Anna and I became friends, at least for a while. The date wasn’t a success in the traditional sense of leading us into a contract based on exclusivity, an accumulating cache of resentments and a mortgage, but it had put me back in the game (an appropriate metaphor – people speak regularly of “playing” with the app).

According to Sean Rad, the co-founder who launched Tinder in late 2012, the service was invented for people like me. “It was really a way to overcome my own problems,” he told the editor of Cosmopolitan at an event in London last month. “It was weird to me, to start a conversation [with a stranger]. Once I had an introduction I was fine, but it’s that first step. It’s difficult for a lot of people.” After just one outing, I’d learned two fundamental lessons about the world of online dating: pretty much everyone has at least one decent picture of themselves, and meeting women using a so-called hook-up app is seldom straightforwardly about sex.

Although sometimes it is. My second Tinder date took place in Vienna. I met Louisa (ditto, name) outside some notable church or other one evening while visiting on holiday (Tinder tourism being, in my view, a far more compelling way to get to know a place than a cumbersome Lonely Planet guide). We drank cocktails by the Danube and rambled across the city before making the romantic decision to stay awake all night, as she had to leave early the next day to go hiking with friends. It was just like the Richard Linklater movie Before Sunrise – something I said out loud more than a few times as the Aperol Spritzes took their toll.

When we met up in London a few months later, Louisa and I decided to skip the second part of Linklater’s beautiful triptych and fast-track our relationship straight to the third, Before Midnight, which takes place 18 years after the protagonists’ first meet in Vienna, and have begun to discover that they hate each others’ guts.

Which is one of the many hazards of the swiping life: unlike with older, web-based platforms such as Match.com or OkCupid, which require a substantial written profile, Tinder users know relatively little about their prospective mates. All that’s necessary is a Facebook account and a single photograph. University, occupation, a short bio and mutual Facebook “likes” are optional (my bio is made up entirely of emojis: the pizza slice, the dancing lady, the stack of books).

Worse still, you will see people you know on Tinder – that includes colleagues, neighbours and exes – and they will see you. Far more people swipe out of boredom or curiosity than are ever likely to want to meet up, in part because swiping is so brain-corrosively addictive.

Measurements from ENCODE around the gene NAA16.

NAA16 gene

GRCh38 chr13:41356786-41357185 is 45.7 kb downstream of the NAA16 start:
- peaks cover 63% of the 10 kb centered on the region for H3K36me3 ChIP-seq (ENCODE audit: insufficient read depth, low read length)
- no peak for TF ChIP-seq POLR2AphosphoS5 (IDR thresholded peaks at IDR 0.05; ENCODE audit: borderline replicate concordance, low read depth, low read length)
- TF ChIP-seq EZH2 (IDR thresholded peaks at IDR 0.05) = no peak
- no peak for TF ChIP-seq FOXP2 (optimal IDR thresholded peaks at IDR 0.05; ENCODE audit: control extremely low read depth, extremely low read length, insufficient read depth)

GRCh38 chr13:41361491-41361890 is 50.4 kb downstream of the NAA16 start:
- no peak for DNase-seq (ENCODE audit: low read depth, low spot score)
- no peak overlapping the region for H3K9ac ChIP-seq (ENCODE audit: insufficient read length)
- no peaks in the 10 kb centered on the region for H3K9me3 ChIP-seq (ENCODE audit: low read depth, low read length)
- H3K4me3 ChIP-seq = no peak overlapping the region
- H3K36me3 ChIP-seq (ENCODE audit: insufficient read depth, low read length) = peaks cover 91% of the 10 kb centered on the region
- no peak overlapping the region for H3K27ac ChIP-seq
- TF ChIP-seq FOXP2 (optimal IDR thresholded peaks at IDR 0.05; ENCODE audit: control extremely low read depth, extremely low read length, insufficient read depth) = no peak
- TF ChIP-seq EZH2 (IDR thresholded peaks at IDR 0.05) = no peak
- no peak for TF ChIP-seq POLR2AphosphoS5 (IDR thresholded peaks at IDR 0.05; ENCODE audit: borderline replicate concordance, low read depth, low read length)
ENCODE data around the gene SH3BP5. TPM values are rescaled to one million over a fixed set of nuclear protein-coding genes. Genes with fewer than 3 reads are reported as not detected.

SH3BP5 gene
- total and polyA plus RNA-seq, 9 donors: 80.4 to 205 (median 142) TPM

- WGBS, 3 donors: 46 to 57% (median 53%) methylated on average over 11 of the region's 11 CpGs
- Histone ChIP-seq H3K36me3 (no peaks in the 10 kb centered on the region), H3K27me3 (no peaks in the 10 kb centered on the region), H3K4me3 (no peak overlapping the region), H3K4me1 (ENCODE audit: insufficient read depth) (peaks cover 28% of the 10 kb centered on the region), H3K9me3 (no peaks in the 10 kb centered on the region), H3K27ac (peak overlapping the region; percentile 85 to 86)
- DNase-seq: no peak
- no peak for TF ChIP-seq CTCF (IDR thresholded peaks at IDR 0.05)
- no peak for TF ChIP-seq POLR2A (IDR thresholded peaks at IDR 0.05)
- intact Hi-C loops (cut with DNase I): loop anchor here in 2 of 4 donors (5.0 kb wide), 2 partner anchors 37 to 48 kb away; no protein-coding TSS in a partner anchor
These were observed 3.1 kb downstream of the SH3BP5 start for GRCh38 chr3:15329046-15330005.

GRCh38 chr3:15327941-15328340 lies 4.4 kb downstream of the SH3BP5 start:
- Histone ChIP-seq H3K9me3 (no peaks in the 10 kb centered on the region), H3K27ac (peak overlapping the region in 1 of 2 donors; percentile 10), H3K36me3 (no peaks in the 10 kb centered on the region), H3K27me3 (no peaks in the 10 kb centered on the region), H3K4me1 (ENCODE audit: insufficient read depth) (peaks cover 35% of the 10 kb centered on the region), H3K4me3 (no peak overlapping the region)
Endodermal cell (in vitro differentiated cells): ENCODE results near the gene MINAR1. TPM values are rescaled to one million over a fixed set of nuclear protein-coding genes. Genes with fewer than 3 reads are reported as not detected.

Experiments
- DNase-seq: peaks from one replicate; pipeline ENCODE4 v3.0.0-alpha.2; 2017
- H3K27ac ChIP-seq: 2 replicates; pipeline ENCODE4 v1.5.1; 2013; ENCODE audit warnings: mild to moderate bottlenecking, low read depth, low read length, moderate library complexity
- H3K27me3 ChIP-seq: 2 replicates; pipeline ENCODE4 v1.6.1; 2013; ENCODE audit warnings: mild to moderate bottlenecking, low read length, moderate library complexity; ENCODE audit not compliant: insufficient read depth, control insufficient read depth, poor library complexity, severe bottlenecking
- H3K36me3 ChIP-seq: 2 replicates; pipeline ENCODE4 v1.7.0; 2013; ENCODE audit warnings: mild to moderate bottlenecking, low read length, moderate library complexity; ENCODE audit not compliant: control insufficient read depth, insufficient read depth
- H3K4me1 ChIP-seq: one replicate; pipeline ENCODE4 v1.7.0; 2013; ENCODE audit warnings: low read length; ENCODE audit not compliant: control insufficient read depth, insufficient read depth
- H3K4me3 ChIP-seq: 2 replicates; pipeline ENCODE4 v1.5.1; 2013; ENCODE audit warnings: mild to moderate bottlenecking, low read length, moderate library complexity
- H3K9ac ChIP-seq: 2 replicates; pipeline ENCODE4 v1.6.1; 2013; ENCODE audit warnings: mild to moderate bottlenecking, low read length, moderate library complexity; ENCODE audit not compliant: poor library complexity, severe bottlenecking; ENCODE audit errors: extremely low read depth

While the company is cagey about its user data, we know that Tinder has been downloaded over 100 million times and has produced upwards of 11 billion matches – though the number of people who have made contact will be far lower. It may sound like a lot but the Tinder user-base remains stuck at around the 50 million mark: a self-selecting coterie of mainly urban, reasonably affluent, generally white men and women, mostly aged between 18 and 34.

A new generation of apps – such as Hey! Vina and Skout – is seeking to capitalise on Tinder’s reputation as a portal for sleaze, a charge Sean Rad was keen to deny at the London event. Tinder is working on a new iteration, Tinder Social, for groups of friends who want to hang out with other groups on a night out, rather than dating. This makes sense for a relatively fresh business determined to keep on growing: more people are in relationships than out of them, after all.

After two years of using Tinder, off and on, last weekend I deleted the app. I had been visiting a friend in Sweden, and took it pretty badly when a Tinder date invited me to a terrible nightclub, only to take a few looks at me and bolt without even bothering to fabricate an excuse. But on the plane back to London the next day, a strange thing happened. Before takeoff, the woman sitting beside me started crying. I assumed something bad had happened but she explained that she was terrified of flying. Almost as terrified, it turned out, as I am. We wound up holding hands through a horrific patch of mid-air turbulence, exchanged anecdotes to distract ourselves and even, when we were safely in sight of the ground, a kiss.

She’s in my phone, but as a contact on Facebook rather than an avatar on a dating app. I’ll probably never see her again but who knows. People connect in strange new ways all the time. The lines between sex, love and friendship are blurrier than ever, but you can be sure that if you look closely at the lines, you’ll almost certainly notice the pixels.

Philip Maughan is Assistant Editor at the New Statesman.

This article first appeared in the 26 May 2016 issue of the New Statesman, The Brexit odd squad